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Sheriff Gore’s last day

 February 3, 2022 at 5:00 AM PST

Good Morning, I’m Annica Colbert….it’s Thursday, February 3rd>>>>

The Ups and Downs of Sheriff Bill Gore’s tenure

More on that next. But first... let’s do the headlines….

The latest COVID surge is subsiding, but that didn’t keep San Diego County from passing another pandemic milestone.. Over 700,000 cases have been confirmed since the pandemic started two years ago…

Eric Topol is with Scripps Research Translational Institute. He says 90 percent of Americans would need to be vaccinated for a chance at ending the pandemic.

“We’re still far from that, so we’re highly vulnerable here in San diego, california and the entire united states.”

San Diego’s vaccination tracker shows 80 percent of county residents are fully vaccinated.. While 91 percent of residents have first doses.


Savaii Seau has been identified as the man who died in a head-on collision with a big rig near lakeside on tuesday. He’s the brother of former San Diego Chargers linebacker Junior Seau who died in 2012. Savaii was 56.


California is sitting at 92 percent of its historical average of mountain snow in January, down from 160 percent in December.

Sean de Guzman heads the snow surveys at the state department of water resources…

"That one dry month of January basically wiped out whatever head start we had as we head towards the end of winter. We still have about two more months to build up our snowpack but we all need to be prepared for a third consecutive dry year."

Much of the state is still in severe drought, though San Diego and Imperial counties are in a moderate drought.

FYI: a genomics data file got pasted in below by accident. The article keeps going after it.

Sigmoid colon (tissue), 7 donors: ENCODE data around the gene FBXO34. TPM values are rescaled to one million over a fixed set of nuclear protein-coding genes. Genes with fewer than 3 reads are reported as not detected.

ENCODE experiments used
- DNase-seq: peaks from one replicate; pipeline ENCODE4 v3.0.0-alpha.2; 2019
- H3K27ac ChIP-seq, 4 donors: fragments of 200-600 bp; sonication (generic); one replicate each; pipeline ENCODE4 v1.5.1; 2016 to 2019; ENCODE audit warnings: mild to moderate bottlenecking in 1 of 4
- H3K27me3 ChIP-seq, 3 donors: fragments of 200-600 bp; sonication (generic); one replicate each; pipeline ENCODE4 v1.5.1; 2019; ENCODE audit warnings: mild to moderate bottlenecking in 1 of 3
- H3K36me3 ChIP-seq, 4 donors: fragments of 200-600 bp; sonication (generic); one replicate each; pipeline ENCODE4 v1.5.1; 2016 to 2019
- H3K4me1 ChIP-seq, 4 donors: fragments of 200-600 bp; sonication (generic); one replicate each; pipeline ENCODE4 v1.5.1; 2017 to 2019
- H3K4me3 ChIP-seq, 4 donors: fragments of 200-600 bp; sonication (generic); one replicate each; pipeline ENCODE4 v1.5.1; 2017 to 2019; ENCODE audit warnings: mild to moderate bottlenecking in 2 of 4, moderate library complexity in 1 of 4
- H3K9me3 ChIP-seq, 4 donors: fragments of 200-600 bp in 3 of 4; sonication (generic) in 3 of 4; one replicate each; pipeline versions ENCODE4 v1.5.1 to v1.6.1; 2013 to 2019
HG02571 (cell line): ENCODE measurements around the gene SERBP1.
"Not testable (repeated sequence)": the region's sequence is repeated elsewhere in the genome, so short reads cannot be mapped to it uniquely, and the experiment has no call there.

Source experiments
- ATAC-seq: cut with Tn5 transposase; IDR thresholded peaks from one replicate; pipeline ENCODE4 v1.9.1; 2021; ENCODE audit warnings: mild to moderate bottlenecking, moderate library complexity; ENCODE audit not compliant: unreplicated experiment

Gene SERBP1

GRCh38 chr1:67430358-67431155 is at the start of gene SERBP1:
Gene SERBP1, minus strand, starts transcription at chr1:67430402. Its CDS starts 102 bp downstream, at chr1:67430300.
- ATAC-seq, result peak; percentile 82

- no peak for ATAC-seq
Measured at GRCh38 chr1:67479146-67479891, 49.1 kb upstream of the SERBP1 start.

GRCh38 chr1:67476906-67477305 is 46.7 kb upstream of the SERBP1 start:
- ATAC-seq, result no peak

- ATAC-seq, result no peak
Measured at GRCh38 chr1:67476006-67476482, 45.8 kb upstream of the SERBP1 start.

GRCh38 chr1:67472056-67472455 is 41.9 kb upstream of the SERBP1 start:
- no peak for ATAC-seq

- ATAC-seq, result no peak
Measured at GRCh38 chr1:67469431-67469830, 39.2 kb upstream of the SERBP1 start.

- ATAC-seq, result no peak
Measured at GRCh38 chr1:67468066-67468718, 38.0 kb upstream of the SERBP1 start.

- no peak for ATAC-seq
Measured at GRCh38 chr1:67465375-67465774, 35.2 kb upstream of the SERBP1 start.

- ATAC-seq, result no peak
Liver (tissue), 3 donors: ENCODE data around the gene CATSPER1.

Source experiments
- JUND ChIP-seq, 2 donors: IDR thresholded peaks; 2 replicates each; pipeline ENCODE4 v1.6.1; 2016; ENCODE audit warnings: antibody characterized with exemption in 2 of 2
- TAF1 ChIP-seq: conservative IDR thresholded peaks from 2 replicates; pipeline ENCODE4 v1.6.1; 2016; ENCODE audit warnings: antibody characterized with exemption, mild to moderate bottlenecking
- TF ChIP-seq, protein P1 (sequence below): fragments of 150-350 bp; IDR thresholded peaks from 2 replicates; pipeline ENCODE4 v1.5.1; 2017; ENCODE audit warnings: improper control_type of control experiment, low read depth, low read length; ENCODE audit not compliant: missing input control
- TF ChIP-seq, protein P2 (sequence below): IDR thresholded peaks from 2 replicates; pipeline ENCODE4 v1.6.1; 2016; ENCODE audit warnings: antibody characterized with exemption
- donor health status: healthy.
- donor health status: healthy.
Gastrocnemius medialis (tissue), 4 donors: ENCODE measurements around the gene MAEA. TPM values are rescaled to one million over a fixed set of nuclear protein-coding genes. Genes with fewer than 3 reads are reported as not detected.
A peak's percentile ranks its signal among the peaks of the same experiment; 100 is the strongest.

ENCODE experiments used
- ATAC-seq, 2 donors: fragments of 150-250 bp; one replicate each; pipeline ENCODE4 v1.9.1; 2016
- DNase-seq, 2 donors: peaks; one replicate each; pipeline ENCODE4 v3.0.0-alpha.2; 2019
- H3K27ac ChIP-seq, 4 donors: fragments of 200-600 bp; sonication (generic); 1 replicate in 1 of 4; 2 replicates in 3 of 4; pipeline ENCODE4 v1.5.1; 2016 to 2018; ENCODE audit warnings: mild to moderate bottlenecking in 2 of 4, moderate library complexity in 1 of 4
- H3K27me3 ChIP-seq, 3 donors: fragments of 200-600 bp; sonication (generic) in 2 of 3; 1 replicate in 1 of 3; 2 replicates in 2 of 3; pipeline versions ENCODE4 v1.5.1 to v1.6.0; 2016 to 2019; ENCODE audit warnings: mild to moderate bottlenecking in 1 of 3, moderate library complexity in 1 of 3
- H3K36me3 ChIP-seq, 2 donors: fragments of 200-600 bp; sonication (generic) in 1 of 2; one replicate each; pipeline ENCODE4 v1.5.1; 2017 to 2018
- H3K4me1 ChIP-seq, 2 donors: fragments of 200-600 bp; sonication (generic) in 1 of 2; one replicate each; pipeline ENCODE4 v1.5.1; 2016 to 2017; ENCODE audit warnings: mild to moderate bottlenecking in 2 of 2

Melting snowpack makes up about a third of the state’s water supply.


From KPBS, you’re listening to San Diego News Now. Stay with me for more of the local news you need.

Today is San Diego County Sheriff Bill Gore’s last day on the job. He’s 74 and was elected sheriff three times. Overall he’s spent more than half a century in law enforcement.

KPBS’s Amita Sharma has more on the legacy he leaves behind.

“I William Gore do solemnly swear….

Bill Gore took office in early 2011 after serving as interim sheriff for 18 months. It was a rough and painful time. The Swine Flu hit county jails and two teenage girls – Amber DuBois and Chelsea King – were murdered within 13 months of each other.

“I don’t think the men and women of this department could have performed any better than they did the last 18 months.”

Before joining the Sheriff’s Dept.,Gore spent 30 years working for the FBI. He was special agent in charge for the San Diego office on 9/11. Some say that job taught him the importance of collaboration.

“....So we're all working together and not in silos. He had the respect of every police chief and certainly the respect of the DA's office.”

San Diego County District Attorney Summer Stephan lauds Gore for co-creating the San Diego Human Trafficking Task Force and forming special units for sex crimes and cold cases. She says she and Gore were instrumental in pushing for special mental health crisis stabilization units.

“He deserves credit for a lot of positives and a lot of why this area is looked at as a really great symbol for professional policingI think he would own all of those positives and would also take responsibility for the things that are negative.”

Many say the negatives outnumbered the positives during Gore’s tenure.

During his first year in office the sheriff’s department faced intense scrutiny for how it handled the case of Rebecca Zahau. In July of 2011, Zahau was found hanging in a Coronado mansion. And though she had been bound and gagged, Sheriff’s department investigators conlcuded she’d died by suicide. Zahau’s family believed she was murdered by her boyfriend’s brother Adam Shacknai. A civil jury agreed and found Shacknai liable for Zahau’s death.

In the years that followed, Gore continued to face accusations that he had rushed to judgement.

He would not be interviewed for this story. But in 2018, he told a reporter that the suicide ruling followed a careful investigation.

“We looked at this. We didn’t start off saying this was a suicide and then gather information and facts to support this.”

In 2017, Gore faced the public’s ire for the conduct of his deputies. More than a dozen local women accused deputy Richard Fischer of sexual assault and misconduct.